First, for the Act of sprinkling, we use it not, though some­thing may be held out to justifie it; The blood of Christ is called the blood of sprinkling, Heb. 12. 24. and cleansing was by sprinkling blood, Heb. 9. 13. and sprinkling of blood was used in the Passeover, and signified cleansing; therefore seeing water in Baptism typifies Christs blood, and the ap­plication of it signifies cleansing from sin, why may not the water be sprinkled on the subject of Baptism, to signifie the cleansing away of sin by the blood of Christ. If any ob­ject further, let such as use it maintain it. Our practise is to use the water of Baptism in a washing way, which sutes well with the mysterie in it, which is washing away of sin, Act. 22. 16. And the Greek word which is put for baptism, is ap­plied to Tables, brazen vessels, beds, and such like things, which was not by dipping, but by the application of water in a washing way, Mar. 7. 4. So that though the word sig­nifie dipping, yet it signifies washing also, which warrants the application of water in Baptism, in a washing way.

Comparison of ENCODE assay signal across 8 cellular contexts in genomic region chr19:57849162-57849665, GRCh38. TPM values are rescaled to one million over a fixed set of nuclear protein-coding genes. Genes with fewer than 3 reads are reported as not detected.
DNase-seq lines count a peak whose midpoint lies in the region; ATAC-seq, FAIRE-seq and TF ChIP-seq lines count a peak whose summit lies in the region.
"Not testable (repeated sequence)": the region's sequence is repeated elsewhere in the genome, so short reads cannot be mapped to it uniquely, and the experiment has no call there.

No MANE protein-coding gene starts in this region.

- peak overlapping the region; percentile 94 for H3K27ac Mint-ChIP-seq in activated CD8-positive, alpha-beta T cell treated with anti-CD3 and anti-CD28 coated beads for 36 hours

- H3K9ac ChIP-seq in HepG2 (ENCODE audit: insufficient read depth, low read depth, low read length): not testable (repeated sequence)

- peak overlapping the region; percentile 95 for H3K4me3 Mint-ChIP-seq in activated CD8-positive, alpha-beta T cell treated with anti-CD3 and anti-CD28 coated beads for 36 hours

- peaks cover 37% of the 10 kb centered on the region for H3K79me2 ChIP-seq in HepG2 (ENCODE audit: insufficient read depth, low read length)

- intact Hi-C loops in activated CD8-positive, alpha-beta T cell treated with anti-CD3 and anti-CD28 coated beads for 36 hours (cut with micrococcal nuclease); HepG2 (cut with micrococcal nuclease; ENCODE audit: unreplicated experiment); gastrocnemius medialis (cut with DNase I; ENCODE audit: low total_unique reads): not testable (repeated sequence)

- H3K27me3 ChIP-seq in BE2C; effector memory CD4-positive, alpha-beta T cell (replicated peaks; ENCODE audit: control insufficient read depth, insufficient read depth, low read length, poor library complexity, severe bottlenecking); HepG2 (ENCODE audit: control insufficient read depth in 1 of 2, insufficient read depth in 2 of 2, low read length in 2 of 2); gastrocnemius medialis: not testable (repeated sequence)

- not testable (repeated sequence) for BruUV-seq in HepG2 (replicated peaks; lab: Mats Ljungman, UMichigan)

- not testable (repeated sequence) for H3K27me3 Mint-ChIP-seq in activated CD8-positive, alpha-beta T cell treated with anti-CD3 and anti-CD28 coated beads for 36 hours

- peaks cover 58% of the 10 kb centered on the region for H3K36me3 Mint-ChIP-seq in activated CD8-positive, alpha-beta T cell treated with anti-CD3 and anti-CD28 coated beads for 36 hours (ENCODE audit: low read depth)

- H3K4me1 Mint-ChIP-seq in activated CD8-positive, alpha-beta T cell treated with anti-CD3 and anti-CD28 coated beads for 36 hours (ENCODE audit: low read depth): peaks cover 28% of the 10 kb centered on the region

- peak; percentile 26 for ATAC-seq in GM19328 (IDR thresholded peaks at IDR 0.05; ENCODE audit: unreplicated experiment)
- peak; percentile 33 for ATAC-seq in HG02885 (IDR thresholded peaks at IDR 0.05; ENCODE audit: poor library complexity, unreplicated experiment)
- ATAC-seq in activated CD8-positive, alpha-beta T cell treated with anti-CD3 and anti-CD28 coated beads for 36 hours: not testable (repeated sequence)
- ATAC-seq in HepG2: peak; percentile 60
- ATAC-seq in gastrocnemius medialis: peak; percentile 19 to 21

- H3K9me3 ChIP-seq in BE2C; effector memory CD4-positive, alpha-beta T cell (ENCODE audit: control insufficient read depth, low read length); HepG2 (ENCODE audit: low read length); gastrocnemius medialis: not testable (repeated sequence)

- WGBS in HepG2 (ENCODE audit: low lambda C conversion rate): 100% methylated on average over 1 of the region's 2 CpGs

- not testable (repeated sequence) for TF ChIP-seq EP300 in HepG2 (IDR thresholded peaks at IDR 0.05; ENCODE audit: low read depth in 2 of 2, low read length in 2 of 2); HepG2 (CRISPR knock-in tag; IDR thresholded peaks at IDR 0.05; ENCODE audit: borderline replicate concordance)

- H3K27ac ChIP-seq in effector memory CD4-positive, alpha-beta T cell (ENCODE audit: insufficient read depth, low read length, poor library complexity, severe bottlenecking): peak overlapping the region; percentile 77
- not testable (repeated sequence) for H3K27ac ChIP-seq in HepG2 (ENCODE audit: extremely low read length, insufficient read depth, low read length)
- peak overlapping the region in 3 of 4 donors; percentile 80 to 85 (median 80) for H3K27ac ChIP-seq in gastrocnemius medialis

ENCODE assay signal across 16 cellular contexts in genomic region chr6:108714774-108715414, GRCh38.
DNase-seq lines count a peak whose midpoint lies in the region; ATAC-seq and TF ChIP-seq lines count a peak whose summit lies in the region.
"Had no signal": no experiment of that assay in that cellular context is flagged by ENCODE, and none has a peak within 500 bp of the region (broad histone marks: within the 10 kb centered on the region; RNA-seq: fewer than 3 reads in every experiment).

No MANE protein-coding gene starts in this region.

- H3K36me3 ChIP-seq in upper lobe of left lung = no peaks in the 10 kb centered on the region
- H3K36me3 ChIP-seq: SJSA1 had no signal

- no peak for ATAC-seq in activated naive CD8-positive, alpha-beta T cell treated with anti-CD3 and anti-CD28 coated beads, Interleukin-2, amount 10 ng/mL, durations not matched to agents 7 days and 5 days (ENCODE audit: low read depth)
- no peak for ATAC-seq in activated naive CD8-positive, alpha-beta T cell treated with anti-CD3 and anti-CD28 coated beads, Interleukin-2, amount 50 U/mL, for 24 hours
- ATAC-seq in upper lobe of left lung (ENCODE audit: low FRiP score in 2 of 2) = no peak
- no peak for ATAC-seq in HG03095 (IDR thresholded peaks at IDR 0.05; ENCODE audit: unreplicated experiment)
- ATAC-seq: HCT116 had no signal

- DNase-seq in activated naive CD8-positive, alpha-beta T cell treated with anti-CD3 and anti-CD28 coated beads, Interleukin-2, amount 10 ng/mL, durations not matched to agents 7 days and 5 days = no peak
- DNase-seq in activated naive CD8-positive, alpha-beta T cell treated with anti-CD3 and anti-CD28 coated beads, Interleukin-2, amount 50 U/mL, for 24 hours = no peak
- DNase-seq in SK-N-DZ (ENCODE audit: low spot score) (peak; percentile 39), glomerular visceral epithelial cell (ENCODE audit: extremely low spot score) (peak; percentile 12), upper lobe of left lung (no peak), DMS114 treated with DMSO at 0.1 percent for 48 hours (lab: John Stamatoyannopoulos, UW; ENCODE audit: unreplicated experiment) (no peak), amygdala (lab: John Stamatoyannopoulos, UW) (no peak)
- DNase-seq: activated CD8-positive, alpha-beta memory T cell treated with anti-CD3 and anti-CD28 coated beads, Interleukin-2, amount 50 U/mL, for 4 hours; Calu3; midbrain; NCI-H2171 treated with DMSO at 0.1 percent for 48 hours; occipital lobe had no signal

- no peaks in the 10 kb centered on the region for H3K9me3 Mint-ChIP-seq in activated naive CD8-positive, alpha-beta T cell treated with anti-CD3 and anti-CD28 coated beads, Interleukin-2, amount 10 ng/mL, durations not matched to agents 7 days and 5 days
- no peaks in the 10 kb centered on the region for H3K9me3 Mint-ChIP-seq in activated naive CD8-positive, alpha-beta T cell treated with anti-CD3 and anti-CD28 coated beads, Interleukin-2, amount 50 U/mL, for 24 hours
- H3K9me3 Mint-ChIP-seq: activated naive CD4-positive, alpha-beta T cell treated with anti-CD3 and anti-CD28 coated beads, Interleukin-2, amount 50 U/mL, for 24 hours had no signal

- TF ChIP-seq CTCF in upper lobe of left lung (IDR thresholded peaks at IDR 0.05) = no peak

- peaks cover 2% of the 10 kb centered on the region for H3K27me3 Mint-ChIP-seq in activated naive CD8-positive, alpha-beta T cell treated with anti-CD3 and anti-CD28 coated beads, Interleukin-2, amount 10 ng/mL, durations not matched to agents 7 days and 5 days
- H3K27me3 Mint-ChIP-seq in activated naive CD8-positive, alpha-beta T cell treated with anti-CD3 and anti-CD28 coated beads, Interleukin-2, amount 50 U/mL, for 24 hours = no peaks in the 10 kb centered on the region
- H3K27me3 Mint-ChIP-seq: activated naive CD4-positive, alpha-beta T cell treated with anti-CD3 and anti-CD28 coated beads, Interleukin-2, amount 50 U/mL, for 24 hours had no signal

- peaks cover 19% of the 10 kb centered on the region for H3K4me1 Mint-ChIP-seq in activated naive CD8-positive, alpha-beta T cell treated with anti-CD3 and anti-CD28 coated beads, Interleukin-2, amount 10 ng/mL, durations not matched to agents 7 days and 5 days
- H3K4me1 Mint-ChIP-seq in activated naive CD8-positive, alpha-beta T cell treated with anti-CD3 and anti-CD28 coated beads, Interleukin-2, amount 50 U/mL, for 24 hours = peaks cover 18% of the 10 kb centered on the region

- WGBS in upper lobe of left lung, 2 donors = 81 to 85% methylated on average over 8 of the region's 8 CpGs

Secondly, for the subject of baptism, whether it be to be applyed to Infants, amongst many things I shall onely pre­sent this, viz. That Baptism is an outward Seal of an out­ward and visible Covenant of Grace, which runs always up­on the condition of believing; and is to be applyed to vi­sible believers or Saints, and is also to be extended in re­ference to the subject as far as the Covenant is extended; and if the Covenant be extended not onely to visible believers, but to their whole Infant seed, as from Gen. 17. 7. compared with Exod. 12. 48, 49. and also from Deut. 29. 10, 11. ap­pears, then the Seal of. it must extend so far also. I shall con­firm all this, first, that it is a Seal, for God having promised such a blessing as the taking away of sin in the Covenant of Grace, Jer. 31. 34. would (by the Ordinance of Baptism in the application of the element of water in a washing way [Page 34] to the body) have the baptized person to know and believe that he washeth away the sin of the Soul by the blood of Christ, Act. 22. 16. therefore it is said, Act. 2. 38. be baptized for the remission of sins, not to effect it, but to assure it to you; secondly, that it is an outward Seal, because all is external and visible; the water is, which is as it were the Seal; the washing is, which is as it were the Sealing, or the putting on of the Seal; the body is, which is as it were the thing sealed; all is outward, and done before men; but whether it be done in the conscience really and inwardly by the Spirit, that is a se­cret and known to God. And the Spirit onely is the inward Seal that assures the heart. And many times, the outward confirmation is separated from the inward assurance, as in Simon Magus; he had the outward sign of remission of sins, but not remission of sins it self. Thirdly, that it is an outward Seal of an outward and visible covenant of Grace, because the profession of faith, with shews of reality, is all that is required unto the bringing of persons into it, and unto the participation of the Seal of it. It was enough to the Eunuch he professed his Faith, and Philip baptized him; he could not see into the heart to know the truth of it, yet he baptized him; And Ananias, and Saphira, and Simon Magus, their professi­on brought them within the Covenaut, and gave them a right to the Seal of it, and not any truth of Faith it self, for there was none: And indeed that Covenant wherein the ministery of man in made use of, in the making of it, must needs be external. Fourthly, that it is extended in reference to the subject of it as far as the Covenant is excended, because it is the confir­mation of it, to the subjects of it; and the confirmation must need be as large as the Covenant; but this is not doubted of by any. Fifthly, that the Covenant is not onely extended to visible Believers, but also to their whole Infant seed, be­cause in Gen. 17. 7. we finde it so; for it runs in these words, I will be thy God; now this is comprehensive of all blessings, even the very highest, as Heb. 11. 16. shews, and it is the same for substance with that in Jer. 33. 33. which is called a new Covenant; And Circumcision that sealed it, is called The Seal of the righteousness of Faith, Rom. 4. 11. and the Circum­cision [Page 35] of the flesh did signifie the circumcision of the heart, Col. 2. 11. And the Gentiles that professed Abraham's Faith, which had nothing to do with Canaan, entred into it, and spiritual priviledges were sealed to them, Exod. 12. 48, 49. by which it appeareth to be a Covenant of Grace: And for the subject, it was with Abraham a Believer, and with his seed; what seed? his whole Infant seed; for the application of the seal, viz. Circumcision to the whole Infant seed, shews that the Covenant extended it so far; And Deut. 29. 10, 11. clears it, That the Covenant was with the little ones. And though all Infants are not counted the seed as to spiritual and eternal blessings, as indeed neither are all that profess Faith with shews of reality (as Demas, &c.) to be accounted the true spiritual seed, yet they are the seed as to Church privi­ledges, and external Ordinances of a spiritual nature, and so were all Abrahams Infant natural seed, and Believers seed in all Ages the true seed, as to the enjoying of such Ordi­nances.